Alternative universe: Under John Paul, the church as a total culture
Where were you on the day John Paul II died? I won’t soon forget, for I was caught in a looking-glass world of improbable encounters and reactions. A friendly neighbor dropped by to deliver his boy for a play date with our son Andy. “Did you hear the pope is dying?” (Yes, I did.) “Can’t see why such a fuss is being made about him.” (I can. I love this pope.) “What did he ever do except apologize to the Jews?” (If that were all, we should have been content.) “He had the chance to do a Gorbachev.” (True, but he helped trigger the downfall of communism in Eastern Europe and planted hope in millions of hearts.) “My wife said he was good-looking in his youth.” (Yes, he was quite dashing: an actor, athlete, playwright, poet, who as a young priest took his flock skiing and camping, and gave them advice on their romantic lives.) “Must have gotten a lot of babes when he was pope, then.” At this point it seemed best to change the subject.
The throngs of pilgrims in St. Peter’s Square were worlds away, and I felt like singing Judah Halevi’s verse, “My heart is in the east, and I in the utter west.” Later on I found out that the pope had died while I was engaged in this bizarre conversation.
The day after the pope’s funeral, I overheard a conversation touching on the same subject, though from a decidedly different angle, in the hair salon. A customer remarked, “Isn’t it strange how oblivious some people are to what’s going on in the world around them?” “Yes, isn’t it?” I heard the hairdresser agree. “Even people who should know better,” the customer continued. “Why do you think Prince Charles and Camilla had to postpone their wedding again? It was Mercury retrograde! Of course the pope was going to die and the wedding was going to have to be put off again. Mercury retrograde! I could have told them that!”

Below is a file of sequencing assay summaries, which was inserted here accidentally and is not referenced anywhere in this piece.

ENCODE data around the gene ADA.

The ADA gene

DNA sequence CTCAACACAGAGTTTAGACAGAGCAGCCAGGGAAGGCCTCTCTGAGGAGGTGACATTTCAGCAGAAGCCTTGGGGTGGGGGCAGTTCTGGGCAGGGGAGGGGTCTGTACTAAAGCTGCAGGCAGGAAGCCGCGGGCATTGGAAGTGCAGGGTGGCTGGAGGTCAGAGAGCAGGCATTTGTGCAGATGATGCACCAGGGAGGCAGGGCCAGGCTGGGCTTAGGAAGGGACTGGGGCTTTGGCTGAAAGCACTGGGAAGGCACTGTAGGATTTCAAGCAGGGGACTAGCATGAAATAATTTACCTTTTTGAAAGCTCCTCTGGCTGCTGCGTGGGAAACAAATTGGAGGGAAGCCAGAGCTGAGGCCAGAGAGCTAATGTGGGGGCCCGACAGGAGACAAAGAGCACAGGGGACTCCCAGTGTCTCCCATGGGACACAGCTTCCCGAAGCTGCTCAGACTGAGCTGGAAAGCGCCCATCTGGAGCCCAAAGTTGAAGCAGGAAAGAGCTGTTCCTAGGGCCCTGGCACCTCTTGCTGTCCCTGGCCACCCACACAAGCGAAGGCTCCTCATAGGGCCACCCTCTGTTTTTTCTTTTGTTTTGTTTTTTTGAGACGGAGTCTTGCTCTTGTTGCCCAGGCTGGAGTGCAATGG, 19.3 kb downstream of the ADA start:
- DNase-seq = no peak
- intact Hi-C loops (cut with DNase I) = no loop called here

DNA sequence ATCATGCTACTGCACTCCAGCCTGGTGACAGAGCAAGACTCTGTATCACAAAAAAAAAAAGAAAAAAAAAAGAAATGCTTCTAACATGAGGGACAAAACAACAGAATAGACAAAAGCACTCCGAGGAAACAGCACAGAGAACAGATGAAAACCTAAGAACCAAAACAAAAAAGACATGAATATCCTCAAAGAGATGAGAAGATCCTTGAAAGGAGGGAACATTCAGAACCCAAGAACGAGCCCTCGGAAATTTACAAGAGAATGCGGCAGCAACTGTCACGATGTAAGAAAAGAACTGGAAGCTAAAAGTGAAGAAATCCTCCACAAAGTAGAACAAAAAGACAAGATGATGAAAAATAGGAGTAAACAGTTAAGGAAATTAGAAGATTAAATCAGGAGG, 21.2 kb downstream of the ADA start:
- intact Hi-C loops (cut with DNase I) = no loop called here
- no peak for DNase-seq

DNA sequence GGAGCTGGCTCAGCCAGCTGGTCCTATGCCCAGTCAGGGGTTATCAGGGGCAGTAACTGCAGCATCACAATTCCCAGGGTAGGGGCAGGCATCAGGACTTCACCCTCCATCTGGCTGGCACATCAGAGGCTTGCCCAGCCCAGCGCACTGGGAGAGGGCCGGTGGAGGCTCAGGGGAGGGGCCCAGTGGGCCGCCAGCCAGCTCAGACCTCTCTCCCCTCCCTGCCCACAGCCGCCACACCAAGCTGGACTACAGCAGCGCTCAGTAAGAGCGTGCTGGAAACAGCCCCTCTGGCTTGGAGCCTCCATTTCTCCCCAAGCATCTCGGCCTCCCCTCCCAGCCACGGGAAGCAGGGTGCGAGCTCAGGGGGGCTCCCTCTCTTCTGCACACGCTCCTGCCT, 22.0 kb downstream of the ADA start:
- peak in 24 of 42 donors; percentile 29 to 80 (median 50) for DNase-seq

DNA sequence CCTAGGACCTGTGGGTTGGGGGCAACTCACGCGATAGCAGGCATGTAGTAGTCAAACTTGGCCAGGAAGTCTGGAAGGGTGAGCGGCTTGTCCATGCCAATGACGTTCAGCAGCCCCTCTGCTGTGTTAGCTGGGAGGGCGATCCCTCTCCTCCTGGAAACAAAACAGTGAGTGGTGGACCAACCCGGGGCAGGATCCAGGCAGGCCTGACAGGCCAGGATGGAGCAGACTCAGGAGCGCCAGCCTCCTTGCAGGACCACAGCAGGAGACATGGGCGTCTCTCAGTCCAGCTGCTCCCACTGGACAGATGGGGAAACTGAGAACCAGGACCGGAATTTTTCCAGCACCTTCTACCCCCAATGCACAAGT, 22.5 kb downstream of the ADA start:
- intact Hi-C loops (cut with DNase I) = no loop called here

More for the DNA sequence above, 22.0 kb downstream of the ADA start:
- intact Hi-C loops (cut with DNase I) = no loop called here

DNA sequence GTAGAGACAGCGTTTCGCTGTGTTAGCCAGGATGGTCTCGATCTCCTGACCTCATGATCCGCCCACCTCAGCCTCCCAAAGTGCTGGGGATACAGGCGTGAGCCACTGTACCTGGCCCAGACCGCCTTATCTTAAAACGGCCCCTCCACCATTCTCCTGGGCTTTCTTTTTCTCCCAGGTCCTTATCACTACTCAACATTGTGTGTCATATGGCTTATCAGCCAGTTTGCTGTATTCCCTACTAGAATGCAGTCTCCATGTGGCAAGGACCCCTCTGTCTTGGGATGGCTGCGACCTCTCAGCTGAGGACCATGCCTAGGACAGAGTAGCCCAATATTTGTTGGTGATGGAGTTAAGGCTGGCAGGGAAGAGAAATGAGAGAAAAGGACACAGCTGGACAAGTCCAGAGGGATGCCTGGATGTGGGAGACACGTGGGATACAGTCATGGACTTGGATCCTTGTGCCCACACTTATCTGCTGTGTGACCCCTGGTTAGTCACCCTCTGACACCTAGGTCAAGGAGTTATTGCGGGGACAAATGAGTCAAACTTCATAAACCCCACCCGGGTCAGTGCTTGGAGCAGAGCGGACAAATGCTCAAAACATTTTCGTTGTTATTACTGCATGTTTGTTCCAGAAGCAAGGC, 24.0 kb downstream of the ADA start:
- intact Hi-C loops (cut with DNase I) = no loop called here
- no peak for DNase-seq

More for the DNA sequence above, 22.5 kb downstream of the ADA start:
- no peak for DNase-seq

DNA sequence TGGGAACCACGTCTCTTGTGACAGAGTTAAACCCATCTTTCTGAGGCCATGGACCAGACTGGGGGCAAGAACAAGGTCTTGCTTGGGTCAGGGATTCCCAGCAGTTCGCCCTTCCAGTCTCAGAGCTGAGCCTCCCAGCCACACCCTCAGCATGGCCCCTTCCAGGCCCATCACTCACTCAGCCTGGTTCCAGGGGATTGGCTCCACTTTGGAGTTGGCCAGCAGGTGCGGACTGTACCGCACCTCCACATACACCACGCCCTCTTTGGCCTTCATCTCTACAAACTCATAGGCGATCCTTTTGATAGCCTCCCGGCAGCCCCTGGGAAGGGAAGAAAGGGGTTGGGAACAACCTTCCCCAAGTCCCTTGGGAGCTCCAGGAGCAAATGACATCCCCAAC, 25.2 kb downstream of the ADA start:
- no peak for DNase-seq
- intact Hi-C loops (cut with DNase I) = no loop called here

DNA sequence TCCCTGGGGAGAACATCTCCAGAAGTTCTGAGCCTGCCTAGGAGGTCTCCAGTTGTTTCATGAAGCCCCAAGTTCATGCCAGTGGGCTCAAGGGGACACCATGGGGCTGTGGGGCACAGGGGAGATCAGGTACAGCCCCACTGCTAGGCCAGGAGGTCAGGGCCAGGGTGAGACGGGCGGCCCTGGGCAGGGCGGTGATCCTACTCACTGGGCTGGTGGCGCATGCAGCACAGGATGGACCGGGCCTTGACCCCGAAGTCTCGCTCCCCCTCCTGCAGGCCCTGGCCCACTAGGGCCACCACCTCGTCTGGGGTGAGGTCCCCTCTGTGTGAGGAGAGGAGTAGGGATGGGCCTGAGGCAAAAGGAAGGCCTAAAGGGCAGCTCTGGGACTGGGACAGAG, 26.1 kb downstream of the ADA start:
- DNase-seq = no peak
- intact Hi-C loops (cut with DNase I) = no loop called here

How many alternate universes must there be, if my neighborhood is so chock-full of them? Yet these extreme examples only highlight a pervasive problem. It is nearly impossible to understand a religious worldview from outside. The act of understanding requires that a border be crossed, a barrier dropped, an inhibition dissolved, a preconceived explanation abandoned, the armor of irony and suspicion cast off; only then can one consider seriously what the world looks like from another believer’s vantage point. Lack of sympathy is fatal, and presence of sympathy can quickly correct a host of errors.
Television reporters who covered the great pilgrimage to St. Peter’s Square during the illness, death and funeral of John Paul II were genuinely moved (not merely, as Rush Limbaugh said, flummoxed) by this spectacle of faith and fervor. As a result, a door opened, and for a blissful time the tired old categories of liberal and conservative fell away. A view from within became possible. It became evident that to the pilgrims in the square, the life and death of John Paul II was a thing that made cosmic sense; that to their eyes he was the youthful, vigorous, self-sacrificing and fundamentally joyful pope who proposed hope in Christ as the real answer to tyranny, defended the dispossessed, worked to restore communion between the separated branches of the Christian family, transformed the relationship between Catholics and Jews, made a cogent case for the harmony of faith and reason, and became at the end of his life the image of the Suffering Servant, bearing witness to the conviction that life is meaningful even at its moment of utmost weakness.
As I write, the conclave to elect a new pope is in session. By the time you read this, the issue will have been decided. Learned commentators will be making their observations about why the papal election was so predictable—and why it was so surprising. But the prospects for fruitful dialogue in and beyond the Christian world will depend to a great extent on whether the door that opened in April in St. Peter’s Square remains open, permitting a view from within.
What the pilgrims loved in John Paul II and will be looking for in his successor is not a checklist of answers to hot-button questions, but a personal witness to the gospel. What they valued in the past pontificate and will be looking for in the present one is a sense of the church as a total culture, a coherent living tradition—an alternate universe, if you will, in which things make cosmic sense.
Memory and Identity, the last book published by John Paul II, takes the view that there is “a limit imposed upon evil” by divine mercy; that “Christ cannot be separated from human history”; and that “all human suffering, all pain, all infirmity contains within itself a promise of salvation, a promise of joy.” Thus he made sense of the terrors of modern history, the challenges of moral life, and his own physical deterioration. Viewed from within, it’s not a Gorbachev one looks for in St. Peter’s Square, but a good shepherd; not Mercury retrograde, but Venus, the daystar, herald of the rising sun.